This novel is a window into the discontentment of an American woman living in Zurich with her Swiss husband and their children.
Anna is a glum housewife. She has all the material wants and needs – a family, friends, sex, money – but she finds no joy or purpose in her motherhood or wifeliness or womanhood. Anna has no direction, either, unless you consider “direction” to be running away from her life into the arms of other men.
I hated to see Anna so numb to the world, feeling like a shell of a person. Halfway through the book, there seemed to be no solution, no psychoanalytical instruction, no amount of sexual gratification that would shake her out of it.
Then I read the second half. I let the book sink in. And even though I planned on writing a review, not a literary analysis, I realized that Essbaum did a couple of brilliant things:
First, Essbaum created the absence of the belief in God, but the presence of God. There’s a church within sight of Anna’s home, a church she walked by every day. Also, Anna questioned her therapist and her husband about the existence of God. She pondered her parents’ and in-laws’ religious beliefs and practices as well.
Second, Essbaum made Anna’s character have no god whatsoever. Anna didn’t adore money, or sex, or her husband, or herself. As a matter of fact, the only possible feeling Anna did have was toward one of her sons. Because he was eventually taken from her, she didn’t even end up having a pretense of love to hold onto. And after Anna lost her son, she lost everything: friends, family, sex, money.
Essbaum illustrated the material losses. I felt them.
Indeed, Anna was without love. And without love, there is nothing.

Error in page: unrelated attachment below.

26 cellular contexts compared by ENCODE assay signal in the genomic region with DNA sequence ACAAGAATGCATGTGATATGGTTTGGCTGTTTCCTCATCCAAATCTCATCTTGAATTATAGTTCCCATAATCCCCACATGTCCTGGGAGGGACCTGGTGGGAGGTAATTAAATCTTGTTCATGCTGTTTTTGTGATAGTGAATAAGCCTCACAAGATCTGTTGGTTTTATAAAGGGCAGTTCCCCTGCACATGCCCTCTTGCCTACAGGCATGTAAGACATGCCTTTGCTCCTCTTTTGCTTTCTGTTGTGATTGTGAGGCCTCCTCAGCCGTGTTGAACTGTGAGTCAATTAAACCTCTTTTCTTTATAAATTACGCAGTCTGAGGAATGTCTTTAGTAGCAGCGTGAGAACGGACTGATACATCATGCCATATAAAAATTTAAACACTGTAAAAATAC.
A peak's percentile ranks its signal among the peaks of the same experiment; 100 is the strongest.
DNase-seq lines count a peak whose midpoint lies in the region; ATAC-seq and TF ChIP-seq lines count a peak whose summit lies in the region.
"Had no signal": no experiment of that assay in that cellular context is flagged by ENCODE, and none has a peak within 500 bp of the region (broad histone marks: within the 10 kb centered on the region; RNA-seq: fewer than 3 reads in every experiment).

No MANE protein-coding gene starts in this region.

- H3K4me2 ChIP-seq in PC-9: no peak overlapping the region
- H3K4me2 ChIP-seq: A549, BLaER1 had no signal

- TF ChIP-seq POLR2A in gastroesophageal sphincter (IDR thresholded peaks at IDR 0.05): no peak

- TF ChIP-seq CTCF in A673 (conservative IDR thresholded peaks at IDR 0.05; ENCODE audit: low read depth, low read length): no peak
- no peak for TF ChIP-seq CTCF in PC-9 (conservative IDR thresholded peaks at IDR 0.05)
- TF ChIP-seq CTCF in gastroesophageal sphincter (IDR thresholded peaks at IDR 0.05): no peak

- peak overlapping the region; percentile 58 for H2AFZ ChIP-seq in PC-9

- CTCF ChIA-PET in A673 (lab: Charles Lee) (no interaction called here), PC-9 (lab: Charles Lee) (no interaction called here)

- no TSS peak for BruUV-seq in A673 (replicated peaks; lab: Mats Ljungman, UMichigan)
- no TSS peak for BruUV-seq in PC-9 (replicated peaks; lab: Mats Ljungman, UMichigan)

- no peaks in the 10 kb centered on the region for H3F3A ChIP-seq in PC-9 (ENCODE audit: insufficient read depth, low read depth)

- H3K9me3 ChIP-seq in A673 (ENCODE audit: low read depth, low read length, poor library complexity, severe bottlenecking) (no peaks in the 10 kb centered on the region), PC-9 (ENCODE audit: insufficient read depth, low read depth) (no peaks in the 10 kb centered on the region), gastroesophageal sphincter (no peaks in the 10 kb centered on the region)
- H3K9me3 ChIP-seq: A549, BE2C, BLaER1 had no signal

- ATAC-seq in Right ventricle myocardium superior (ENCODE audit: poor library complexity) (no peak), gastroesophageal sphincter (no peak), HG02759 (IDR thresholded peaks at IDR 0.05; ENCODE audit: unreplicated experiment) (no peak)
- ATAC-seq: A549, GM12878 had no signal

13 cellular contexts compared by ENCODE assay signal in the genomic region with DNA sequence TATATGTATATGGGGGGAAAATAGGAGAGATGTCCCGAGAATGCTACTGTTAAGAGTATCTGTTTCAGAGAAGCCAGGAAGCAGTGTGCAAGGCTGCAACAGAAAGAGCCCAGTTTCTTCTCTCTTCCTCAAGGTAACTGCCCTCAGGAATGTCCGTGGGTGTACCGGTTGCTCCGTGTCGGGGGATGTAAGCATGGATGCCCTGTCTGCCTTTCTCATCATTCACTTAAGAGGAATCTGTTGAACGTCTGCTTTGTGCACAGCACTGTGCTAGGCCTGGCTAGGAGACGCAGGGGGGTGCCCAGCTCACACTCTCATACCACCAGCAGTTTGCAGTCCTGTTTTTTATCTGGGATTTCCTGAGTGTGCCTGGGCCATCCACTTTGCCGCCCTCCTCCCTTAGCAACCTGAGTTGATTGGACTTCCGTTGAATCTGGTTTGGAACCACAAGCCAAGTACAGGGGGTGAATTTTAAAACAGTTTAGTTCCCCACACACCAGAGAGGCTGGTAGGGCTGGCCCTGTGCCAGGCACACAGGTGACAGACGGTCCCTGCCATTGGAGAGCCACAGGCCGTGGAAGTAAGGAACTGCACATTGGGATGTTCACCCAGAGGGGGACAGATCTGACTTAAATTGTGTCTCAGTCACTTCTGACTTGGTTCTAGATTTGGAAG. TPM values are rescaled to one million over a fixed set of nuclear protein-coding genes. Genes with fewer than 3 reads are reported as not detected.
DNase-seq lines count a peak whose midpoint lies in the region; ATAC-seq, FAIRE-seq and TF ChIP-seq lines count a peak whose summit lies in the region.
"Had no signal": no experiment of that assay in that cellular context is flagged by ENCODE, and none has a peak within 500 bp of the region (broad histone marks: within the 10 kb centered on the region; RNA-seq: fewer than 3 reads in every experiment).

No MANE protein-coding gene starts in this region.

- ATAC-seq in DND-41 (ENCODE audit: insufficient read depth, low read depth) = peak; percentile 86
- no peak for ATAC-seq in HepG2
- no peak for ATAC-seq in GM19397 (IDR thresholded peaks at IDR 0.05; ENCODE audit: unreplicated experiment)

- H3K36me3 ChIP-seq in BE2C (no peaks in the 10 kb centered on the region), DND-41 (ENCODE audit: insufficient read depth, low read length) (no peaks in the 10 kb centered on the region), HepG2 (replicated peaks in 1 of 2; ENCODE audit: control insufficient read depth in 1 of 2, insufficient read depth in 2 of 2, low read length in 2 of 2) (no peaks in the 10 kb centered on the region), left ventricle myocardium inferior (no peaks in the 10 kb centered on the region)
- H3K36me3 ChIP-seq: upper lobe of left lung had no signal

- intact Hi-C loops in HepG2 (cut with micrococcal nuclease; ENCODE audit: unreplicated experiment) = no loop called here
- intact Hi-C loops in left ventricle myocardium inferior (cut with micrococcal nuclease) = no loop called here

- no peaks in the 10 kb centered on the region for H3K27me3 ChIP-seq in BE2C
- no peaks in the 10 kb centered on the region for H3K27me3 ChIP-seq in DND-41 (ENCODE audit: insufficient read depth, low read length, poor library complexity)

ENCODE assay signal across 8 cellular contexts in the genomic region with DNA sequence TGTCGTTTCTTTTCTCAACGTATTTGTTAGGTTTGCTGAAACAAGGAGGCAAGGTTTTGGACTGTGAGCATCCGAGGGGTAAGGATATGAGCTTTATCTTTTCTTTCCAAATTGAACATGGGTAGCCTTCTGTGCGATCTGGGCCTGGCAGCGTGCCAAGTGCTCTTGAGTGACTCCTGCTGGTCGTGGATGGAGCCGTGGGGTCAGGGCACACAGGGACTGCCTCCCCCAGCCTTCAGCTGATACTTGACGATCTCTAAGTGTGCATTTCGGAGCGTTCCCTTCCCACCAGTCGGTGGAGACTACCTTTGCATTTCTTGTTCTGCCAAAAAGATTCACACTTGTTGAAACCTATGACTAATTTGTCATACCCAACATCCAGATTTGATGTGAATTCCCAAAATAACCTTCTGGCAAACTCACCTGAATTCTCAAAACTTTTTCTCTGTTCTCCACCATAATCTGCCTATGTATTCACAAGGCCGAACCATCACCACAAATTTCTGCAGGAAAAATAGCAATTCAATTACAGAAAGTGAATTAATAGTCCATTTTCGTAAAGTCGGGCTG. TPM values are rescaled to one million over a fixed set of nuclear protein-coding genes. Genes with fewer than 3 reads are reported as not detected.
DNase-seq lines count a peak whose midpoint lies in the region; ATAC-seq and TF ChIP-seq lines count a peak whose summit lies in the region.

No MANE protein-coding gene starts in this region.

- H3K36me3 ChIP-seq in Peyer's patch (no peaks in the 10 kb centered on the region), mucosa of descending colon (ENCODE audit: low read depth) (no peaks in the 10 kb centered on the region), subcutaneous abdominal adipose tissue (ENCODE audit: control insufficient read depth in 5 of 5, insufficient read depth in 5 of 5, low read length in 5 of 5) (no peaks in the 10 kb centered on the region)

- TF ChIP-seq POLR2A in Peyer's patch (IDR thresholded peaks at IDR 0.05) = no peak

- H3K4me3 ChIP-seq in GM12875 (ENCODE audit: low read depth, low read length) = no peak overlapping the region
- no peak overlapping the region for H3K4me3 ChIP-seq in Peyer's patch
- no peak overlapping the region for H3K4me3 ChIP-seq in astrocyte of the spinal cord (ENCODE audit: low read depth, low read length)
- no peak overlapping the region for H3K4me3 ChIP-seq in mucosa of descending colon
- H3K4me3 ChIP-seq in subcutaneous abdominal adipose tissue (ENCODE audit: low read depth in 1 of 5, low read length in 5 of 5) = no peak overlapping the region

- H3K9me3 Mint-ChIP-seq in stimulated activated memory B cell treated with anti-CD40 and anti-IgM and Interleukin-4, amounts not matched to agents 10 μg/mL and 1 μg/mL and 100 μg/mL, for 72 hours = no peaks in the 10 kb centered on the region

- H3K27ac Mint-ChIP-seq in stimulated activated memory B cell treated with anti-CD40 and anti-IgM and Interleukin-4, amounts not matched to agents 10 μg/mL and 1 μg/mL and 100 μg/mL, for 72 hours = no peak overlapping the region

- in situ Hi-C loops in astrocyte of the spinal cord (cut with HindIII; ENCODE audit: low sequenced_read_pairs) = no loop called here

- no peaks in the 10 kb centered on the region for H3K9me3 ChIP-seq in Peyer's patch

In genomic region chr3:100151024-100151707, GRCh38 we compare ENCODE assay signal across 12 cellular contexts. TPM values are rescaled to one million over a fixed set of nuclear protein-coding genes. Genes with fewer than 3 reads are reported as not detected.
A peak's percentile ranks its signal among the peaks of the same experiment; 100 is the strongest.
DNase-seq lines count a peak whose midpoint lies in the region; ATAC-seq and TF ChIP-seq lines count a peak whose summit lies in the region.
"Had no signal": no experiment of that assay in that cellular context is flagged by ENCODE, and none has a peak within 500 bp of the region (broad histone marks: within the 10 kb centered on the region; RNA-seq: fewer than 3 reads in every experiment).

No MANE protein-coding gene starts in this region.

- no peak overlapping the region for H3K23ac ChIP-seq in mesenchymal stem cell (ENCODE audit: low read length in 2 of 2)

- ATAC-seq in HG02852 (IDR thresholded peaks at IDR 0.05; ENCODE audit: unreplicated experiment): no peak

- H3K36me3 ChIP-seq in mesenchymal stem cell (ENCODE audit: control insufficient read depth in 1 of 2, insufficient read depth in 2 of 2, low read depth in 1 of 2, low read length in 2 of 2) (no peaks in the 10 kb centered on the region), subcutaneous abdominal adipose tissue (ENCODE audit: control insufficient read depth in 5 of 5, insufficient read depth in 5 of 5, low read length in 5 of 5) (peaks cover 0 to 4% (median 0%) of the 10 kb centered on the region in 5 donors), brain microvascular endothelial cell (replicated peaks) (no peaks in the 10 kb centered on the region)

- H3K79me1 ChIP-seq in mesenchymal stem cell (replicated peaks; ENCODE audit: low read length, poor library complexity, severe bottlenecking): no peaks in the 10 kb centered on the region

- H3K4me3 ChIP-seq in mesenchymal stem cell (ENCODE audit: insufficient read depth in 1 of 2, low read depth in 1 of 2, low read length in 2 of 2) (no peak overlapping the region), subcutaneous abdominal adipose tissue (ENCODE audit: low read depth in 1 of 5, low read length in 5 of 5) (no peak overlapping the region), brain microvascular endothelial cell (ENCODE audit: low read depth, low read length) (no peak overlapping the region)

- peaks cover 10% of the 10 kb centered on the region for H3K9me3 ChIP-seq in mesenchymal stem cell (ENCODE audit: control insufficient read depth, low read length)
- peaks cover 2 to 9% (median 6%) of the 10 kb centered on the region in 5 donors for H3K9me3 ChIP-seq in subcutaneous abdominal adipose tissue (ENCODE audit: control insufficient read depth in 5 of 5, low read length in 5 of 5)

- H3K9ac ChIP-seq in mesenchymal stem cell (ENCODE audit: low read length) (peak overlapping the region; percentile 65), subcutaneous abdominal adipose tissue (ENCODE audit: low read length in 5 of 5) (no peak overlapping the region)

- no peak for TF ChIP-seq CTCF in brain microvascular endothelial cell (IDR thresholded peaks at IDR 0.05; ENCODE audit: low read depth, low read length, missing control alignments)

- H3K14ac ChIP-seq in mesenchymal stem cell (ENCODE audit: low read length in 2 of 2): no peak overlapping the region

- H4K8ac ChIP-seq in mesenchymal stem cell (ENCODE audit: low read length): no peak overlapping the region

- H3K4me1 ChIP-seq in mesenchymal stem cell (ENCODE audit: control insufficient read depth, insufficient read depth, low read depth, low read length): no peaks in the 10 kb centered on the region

Essbaum described Anna’s loneliness and depression as spiraling inward… At some point a spiral ends at not a pinpoint, but at a hole, at nothingness. So if Anna represents this infinite absence, the antithesis would be someone or something that is everything and ever-present. There’s only one thing that fits the bill: Love. And if she’s looking for someone to personify love: God.
Whether Essbaum does or doesn’t want to make a faith statement is an arguable point, but if there’s no God, what IS there to fill up Anna’s lack?
Some people will think Hausfrau is just about an unhappy wife who can’t settle in to Swiss culture. Some will cry for more help for the mentally ill, or programs for cultural assimilation. Some readers will condemn Anna’s infidelity and the coolness of the Swiss family. Some may be angry that Anna was beaten for her transgressions. Some readers might think Anna’s husband should be part of the solution to Anna’s despair.
But I don’t know that the book was really about those symptoms of cheating and sadness and anger. I think it’s about the absence, the nothingness, the lack.
I submit that all Anna needed to do before she lost everything – or better, after she lost everything – was look to God.